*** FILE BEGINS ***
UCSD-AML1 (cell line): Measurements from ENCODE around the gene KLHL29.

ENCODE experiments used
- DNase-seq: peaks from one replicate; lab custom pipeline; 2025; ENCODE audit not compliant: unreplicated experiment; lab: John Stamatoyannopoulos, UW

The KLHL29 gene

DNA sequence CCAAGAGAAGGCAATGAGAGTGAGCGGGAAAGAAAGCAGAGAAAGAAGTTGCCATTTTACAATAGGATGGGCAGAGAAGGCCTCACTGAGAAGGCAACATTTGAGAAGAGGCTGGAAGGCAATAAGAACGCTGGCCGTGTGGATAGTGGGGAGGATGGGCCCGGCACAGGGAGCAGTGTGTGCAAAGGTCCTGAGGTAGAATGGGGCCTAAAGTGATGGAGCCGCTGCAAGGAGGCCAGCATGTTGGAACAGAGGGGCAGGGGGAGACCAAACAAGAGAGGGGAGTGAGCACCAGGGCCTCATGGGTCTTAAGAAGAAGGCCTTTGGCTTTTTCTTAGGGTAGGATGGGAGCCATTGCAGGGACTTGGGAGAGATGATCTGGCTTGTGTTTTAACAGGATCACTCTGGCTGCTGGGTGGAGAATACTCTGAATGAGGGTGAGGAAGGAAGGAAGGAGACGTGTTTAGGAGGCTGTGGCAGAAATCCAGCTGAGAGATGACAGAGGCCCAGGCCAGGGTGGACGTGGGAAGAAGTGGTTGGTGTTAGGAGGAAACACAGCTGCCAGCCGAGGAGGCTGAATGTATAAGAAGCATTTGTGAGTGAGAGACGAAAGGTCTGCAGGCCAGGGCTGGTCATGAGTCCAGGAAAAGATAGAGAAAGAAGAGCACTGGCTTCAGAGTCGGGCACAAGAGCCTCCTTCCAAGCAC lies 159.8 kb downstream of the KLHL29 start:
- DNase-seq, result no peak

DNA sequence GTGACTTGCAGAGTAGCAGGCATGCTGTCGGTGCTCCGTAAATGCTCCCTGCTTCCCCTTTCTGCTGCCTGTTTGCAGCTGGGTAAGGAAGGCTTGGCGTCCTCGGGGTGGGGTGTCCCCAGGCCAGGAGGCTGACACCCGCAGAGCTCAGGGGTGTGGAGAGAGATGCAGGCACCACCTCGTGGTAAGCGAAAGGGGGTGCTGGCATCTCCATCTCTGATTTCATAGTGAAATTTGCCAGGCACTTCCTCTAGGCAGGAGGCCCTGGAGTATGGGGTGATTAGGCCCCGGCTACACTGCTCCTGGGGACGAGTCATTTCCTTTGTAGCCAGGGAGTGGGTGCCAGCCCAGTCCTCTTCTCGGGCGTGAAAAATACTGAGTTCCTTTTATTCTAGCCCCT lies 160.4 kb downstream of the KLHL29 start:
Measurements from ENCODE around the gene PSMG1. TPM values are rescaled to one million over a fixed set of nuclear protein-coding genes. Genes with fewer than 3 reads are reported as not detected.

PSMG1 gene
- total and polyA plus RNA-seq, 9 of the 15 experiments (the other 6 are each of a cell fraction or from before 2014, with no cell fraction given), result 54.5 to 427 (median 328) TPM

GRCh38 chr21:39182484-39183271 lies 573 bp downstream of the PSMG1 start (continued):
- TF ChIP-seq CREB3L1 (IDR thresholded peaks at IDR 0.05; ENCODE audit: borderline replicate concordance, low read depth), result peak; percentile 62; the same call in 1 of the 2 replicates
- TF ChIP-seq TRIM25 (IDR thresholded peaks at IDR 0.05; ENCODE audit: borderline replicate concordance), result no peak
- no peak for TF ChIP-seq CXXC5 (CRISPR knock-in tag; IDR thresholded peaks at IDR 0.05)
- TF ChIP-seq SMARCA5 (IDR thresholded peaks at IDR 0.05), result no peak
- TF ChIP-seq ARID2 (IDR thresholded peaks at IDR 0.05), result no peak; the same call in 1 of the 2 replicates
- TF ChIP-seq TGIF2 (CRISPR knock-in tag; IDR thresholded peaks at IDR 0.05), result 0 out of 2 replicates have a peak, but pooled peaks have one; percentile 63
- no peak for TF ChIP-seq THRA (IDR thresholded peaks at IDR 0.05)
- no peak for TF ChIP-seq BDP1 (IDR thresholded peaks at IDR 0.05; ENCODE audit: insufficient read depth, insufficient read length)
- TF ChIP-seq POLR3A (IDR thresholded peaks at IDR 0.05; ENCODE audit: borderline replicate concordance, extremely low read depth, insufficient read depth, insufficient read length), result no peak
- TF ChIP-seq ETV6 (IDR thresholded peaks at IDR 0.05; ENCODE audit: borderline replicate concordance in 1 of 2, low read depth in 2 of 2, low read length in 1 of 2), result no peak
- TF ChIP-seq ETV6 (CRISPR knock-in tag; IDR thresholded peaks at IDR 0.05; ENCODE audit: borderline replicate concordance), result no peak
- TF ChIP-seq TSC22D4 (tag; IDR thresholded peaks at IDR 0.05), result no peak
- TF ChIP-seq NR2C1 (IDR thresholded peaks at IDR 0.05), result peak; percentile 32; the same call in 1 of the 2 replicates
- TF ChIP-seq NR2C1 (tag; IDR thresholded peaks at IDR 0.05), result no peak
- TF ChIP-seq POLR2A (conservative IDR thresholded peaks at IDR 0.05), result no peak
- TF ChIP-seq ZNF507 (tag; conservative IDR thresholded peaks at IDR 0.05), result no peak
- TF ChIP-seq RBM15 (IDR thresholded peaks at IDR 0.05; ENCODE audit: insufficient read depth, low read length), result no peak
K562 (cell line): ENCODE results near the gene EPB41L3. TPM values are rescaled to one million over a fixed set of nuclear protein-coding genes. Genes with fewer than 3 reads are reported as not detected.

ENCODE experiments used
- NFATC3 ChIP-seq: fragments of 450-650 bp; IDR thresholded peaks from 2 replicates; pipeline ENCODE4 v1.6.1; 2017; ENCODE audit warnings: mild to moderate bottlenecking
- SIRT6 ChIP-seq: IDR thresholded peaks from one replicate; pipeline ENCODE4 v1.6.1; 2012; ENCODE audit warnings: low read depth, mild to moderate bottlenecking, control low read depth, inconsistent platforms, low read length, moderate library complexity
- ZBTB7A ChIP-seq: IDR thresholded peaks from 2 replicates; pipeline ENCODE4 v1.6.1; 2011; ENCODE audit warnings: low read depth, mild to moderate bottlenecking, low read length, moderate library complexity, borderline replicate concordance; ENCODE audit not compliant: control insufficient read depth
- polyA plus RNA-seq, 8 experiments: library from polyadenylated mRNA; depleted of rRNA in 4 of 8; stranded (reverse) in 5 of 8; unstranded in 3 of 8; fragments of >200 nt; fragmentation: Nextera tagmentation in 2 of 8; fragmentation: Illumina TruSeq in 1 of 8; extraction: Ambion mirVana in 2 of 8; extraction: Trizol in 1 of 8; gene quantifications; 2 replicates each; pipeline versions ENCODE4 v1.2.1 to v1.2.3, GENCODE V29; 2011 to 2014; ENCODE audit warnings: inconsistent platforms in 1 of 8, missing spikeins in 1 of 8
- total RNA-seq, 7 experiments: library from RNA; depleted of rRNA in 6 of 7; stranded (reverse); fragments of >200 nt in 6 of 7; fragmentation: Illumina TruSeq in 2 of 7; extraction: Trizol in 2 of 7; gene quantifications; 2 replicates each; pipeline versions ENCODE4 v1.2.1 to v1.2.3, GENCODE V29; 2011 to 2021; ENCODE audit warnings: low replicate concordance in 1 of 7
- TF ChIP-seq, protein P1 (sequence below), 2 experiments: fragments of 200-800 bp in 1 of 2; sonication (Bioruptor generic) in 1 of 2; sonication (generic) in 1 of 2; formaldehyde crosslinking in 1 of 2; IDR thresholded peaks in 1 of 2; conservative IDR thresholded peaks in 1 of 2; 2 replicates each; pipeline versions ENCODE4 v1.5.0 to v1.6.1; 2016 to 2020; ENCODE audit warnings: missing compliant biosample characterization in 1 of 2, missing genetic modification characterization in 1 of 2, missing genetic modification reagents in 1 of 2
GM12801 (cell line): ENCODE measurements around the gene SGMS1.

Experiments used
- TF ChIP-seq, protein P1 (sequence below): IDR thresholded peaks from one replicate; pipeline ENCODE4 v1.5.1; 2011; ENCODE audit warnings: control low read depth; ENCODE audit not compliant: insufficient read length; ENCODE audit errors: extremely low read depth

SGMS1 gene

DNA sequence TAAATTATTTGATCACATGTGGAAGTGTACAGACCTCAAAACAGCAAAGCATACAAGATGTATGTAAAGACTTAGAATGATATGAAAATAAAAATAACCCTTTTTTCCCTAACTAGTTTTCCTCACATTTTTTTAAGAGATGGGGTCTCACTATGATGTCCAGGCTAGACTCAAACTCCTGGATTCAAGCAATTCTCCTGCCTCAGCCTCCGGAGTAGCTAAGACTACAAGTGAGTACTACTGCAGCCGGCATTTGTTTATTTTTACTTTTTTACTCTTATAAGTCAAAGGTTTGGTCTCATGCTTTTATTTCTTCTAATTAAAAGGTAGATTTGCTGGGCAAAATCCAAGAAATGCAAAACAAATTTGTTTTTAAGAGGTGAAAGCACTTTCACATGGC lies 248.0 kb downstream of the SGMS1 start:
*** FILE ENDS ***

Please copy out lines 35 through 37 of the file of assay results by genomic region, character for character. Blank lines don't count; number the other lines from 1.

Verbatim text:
- total RNA-seq, 7 experiments: library from RNA; depleted of rRNA in 6 of 7; stranded (reverse); fragments of >200 nt in 6 of 7; fragmentation: Illumina TruSeq in 2 of 7; extraction: Trizol in 2 of 7; gene quantifications; 2 replicates each; pipeline versions ENCODE4 v1.2.1 to v1.2.3, GENCODE V29; 2011 to 2021; ENCODE audit warnings: low replicate concordance in 1 of 7
- TF ChIP-seq, protein P1 (sequence below), 2 experiments: fragments of 200-800 bp in 1 of 2; sonication (Bioruptor generic) in 1 of 2; sonication (generic) in 1 of 2; formaldehyde crosslinking in 1 of 2; IDR thresholded peaks in 1 of 2; conservative IDR thresholded peaks in 1 of 2; 2 replicates each; pipeline versions ENCODE4 v1.5.0 to v1.6.1; 2016 to 2020; ENCODE audit warnings: missing compliant biosample characterization in 1 of 2, missing genetic modification characterization in 1 of 2, missing genetic modification reagents in 1 of 2
GM12801 (cell line): ENCODE measurements around the gene SGMS1.